19. Happé, F. (1996). Studying weak central coherence at low levels: Children with autism do not succumb to visual illusions: A research note. Journal of Child Psychology and Psychiatry, 37, 873–877.CrossRefPubMedGoogle Scholar
  20. Hobson, R. P. (1986). The autistic child’s appraisal of expressions of emotion: A further study. Journal of Child Psychology and Psychiatry, 27(5), 671–680.CrossRefPubMedGoogle Scholar
  21. Hobson, R. P. (1991). Methodological issues for experiments on autistic individuals’ perception and understanding of emotion. Journal of Child Psychology and Psychiatry, 32(7), 1135–1158.CrossRefPubMedGoogle Scholar
  22. Hobson, R. P., Ouston, J., & Lee, T. (1988). What’s in a face? The case of autism. British Journal of Psychology, 79, 441–453.PubMedGoogle Scholar
  23. Joseph, R., & Tanaka, J. (2003). Holistic and part-based face recognition in children with autism. Journal of Child Psychology and Psychiatry, 44(4), 529–542.CrossRefPubMedGoogle Scholar
  24. Klin, A., Jones, W., Schultz, R., Volkmar, F., & Cohen, D. (2002). Visual fixation patterns during viewing of naturalistic social situations as predictors of social competence in individuals with autism. Achieve of General Psychiatry, 59, 809–816.CrossRefGoogle Scholar
  25. Langdell, T. (1978). Recognition of faces: An approach to the study of autism. Journal of Child Psychology and Psychiatry and Allied Disciplines, 19(3), 255–268.CrossRefGoogle Scholar
  26. Lord, C., Rutter, M., Goode, S., Heemsbergen, J., Jordan, H., Mawhood, L., et al. (1989). Autism diagnostic observation schedule: A standardized observation of communication and social behavior. Journal of Autism and Developmental Disorders, 19(2), 185–212.CrossRefPubMedGoogle Scholar
  27. Macdonald, H., Rutter, M., Howlin, P., Rios, P., Le Conteur, A. L., Evered, C., et al. (1989). Recognition and expression of emotional cues by autistic and normal adults. Journal of Child Psychology and Psychiatry, 30, 865–877.CrossRefPubMedGoogle Scholar
  28. Mesibov, G. B., Shea, V., & Schopler, E. (2005). The TEACCH approach to autism spectrum disorders. New York: Springer.Google Scholar
  29. Ozonoff, S., Pennington, B. F., & Rogers, S. J. (1990). Are there emotion perception deficits in young autistic children? Journal of Child Psychology and Psychiatry, 31, 343–361.CrossRefPubMedGoogle Scholar
  30. Palermo, M. T., Pasqualetti, P., Barbati, G., Intelligente, F., & Rossini, P. M. (2006). Recognition of schematic facial displays of emotion in parents of children with autism. Autism, 10, 353–364.CrossRefPubMedGoogle Scholar
  31. Raven, J. C., Court, J. H., & Raven, J. (1977). Standard progressive matrices. London: H. K. Lewis & Co. Ltd.Google Scholar
  32. Schopler, E., Reichler, R. J., & Renner, B. R. (2002). The childhood autism rating scale (CARS) manual. Los Angeles, CA: Western Psychological Services.Google Scholar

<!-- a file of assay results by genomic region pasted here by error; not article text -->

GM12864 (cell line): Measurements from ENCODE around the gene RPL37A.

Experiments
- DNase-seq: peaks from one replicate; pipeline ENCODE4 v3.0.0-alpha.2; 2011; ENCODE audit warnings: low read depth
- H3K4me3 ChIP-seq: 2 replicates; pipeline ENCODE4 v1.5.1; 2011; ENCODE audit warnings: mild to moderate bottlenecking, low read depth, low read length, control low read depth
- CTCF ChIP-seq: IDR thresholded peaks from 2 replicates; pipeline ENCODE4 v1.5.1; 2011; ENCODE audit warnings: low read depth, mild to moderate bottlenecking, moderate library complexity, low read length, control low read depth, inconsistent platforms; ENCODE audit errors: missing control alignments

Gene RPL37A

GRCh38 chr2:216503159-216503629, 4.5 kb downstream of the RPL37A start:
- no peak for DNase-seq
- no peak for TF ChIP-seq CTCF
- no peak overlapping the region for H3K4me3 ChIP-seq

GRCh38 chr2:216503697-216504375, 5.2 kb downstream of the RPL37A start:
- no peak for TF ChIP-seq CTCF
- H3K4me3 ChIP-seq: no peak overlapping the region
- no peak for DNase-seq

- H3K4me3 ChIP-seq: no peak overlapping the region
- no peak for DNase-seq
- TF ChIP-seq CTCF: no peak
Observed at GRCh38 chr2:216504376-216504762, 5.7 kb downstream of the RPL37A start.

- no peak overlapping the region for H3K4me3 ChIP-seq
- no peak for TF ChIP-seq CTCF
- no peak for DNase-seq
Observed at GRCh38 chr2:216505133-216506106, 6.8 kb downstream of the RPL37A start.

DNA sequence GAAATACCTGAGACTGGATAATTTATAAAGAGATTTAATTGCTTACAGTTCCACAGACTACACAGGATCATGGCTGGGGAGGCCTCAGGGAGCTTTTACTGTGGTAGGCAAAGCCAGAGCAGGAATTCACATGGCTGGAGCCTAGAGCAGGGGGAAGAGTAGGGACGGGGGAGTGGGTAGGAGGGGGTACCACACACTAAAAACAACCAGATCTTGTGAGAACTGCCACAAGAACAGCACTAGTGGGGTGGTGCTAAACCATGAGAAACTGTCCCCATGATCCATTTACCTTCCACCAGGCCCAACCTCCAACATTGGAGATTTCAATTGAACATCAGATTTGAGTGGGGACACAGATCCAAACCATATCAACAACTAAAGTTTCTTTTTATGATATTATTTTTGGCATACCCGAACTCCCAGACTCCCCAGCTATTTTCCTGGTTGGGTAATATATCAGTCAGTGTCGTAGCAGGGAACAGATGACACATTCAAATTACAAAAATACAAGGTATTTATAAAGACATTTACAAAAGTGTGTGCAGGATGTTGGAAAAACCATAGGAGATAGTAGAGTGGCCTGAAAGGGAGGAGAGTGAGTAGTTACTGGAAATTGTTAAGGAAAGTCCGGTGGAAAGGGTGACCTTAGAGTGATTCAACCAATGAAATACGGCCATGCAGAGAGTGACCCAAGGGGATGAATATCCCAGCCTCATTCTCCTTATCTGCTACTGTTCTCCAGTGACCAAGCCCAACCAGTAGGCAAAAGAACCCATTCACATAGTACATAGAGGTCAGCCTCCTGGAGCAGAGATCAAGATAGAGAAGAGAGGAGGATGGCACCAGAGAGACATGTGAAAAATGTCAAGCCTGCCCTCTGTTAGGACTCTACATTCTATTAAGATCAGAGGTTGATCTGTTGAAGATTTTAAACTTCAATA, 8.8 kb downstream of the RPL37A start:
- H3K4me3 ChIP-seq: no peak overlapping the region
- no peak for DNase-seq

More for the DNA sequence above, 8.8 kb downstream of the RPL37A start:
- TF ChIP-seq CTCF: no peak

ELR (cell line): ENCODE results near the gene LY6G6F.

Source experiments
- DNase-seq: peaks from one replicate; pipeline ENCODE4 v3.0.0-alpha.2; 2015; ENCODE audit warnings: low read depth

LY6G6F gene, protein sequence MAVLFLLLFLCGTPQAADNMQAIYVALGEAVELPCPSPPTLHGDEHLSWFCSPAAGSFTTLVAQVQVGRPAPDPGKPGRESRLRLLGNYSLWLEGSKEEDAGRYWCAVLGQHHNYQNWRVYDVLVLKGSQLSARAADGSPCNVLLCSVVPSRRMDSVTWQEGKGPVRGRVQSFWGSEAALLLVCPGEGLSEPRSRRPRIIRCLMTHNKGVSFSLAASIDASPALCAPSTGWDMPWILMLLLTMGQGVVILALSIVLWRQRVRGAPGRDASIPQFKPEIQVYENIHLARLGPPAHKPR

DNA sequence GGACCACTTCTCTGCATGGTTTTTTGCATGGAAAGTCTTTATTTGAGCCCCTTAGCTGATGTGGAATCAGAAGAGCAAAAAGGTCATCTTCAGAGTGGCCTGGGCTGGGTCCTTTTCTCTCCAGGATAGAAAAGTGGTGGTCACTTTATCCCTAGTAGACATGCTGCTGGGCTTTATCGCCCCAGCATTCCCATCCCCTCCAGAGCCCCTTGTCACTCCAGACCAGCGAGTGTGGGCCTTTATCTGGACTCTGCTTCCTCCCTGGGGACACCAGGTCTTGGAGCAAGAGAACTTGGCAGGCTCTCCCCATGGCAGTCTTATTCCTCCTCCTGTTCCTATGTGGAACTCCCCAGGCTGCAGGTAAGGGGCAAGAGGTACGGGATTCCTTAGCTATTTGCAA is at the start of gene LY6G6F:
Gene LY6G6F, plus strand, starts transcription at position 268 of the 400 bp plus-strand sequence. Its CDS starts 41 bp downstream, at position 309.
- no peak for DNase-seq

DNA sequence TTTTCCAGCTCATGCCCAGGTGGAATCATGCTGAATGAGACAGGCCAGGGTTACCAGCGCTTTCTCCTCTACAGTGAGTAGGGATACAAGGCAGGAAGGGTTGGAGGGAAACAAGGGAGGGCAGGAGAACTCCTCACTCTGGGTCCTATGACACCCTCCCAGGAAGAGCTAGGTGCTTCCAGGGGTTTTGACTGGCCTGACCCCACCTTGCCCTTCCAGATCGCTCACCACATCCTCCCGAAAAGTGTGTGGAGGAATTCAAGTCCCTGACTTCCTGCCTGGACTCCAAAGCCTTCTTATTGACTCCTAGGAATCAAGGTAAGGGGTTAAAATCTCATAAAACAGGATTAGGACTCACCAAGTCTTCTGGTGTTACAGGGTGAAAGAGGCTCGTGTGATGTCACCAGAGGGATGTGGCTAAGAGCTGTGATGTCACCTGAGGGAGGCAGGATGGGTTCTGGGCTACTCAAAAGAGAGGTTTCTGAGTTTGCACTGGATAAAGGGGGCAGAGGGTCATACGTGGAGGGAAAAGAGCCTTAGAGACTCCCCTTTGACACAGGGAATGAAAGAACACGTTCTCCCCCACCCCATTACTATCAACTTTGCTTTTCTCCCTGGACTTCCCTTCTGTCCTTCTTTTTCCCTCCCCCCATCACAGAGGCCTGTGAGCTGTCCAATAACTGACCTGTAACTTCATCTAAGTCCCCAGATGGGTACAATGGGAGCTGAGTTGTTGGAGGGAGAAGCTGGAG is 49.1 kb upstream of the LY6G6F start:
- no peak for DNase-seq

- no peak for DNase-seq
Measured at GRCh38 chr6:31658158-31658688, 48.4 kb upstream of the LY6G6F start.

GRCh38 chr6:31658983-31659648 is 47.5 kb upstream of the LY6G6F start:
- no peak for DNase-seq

33. Shah, A., & Frith, U. (1983). An islet of ability in autistic children: a research note. Journal of Child Psychology and Psychiatry, 24, 613–620.CrossRefPubMedGoogle Scholar
  34. Silver, M., & Oakes, P. (2001). Evaluation of a new computer intervention to teach people with autism or Asperger syndrome to recognize and predict emotions in others. Autism, 5, 299–316.CrossRefPubMedGoogle Scholar
  35. Speer, L. L., Cook, A. E., McMahon, W. M., & Clark, E. (2007). Face processing in children with autism. Autism, 11(3), 265–277.CrossRefPubMedGoogle Scholar
  36. Swettenham, J. (1996). Can children with autism be taught to understand false belief using computers? Journal of Child Psychology and Psychiatry, 37, 157–165.CrossRefPubMedGoogle Scholar
  37. Tantum, D., Monaghan, L., Nicholson, H., & Stirling, J. (1989). Autistic children’s ability to interpret faces: a research note. Journal of Child Psychology and Psychiatry, 30(4), 623–630.CrossRefGoogle Scholar
  38. Tottenham, N., Borscheid, A., Ellertsen, K., Marcus, D. J., Nelson, C. A. (2002). Categorization of facial expressions in children and adults: establishing a larger stimulus set. Poster presented at the Cognitive Neuroscience Society annual meeting, San Francisco.Google Scholar
  39. Turk, J., & Cornish, K. (1998). Face recognition and emotion perception in boys with fragile-X syndrome. Journal of Intellectual Disability Research, 42, 490–499.CrossRefPubMedGoogle Scholar
  40. Wing, L., Leekam, S. R., Libby, S. J., Gould, J., & Larcombe, M. (2002). The diagnostic interview for social and communication disorders: background, reliability and clinical use. Journal of Child Psychology and Psychiatry, 43, 307–325.CrossRefPubMedGoogle Scholar

Copyright information

© Springer Science+Business Media, LLC 2010

Authors and Affiliations

  1. 1.North Lee Autism Spectrum Disorder ServiceCOPE FoundationCorkIreland

Personalised recommendations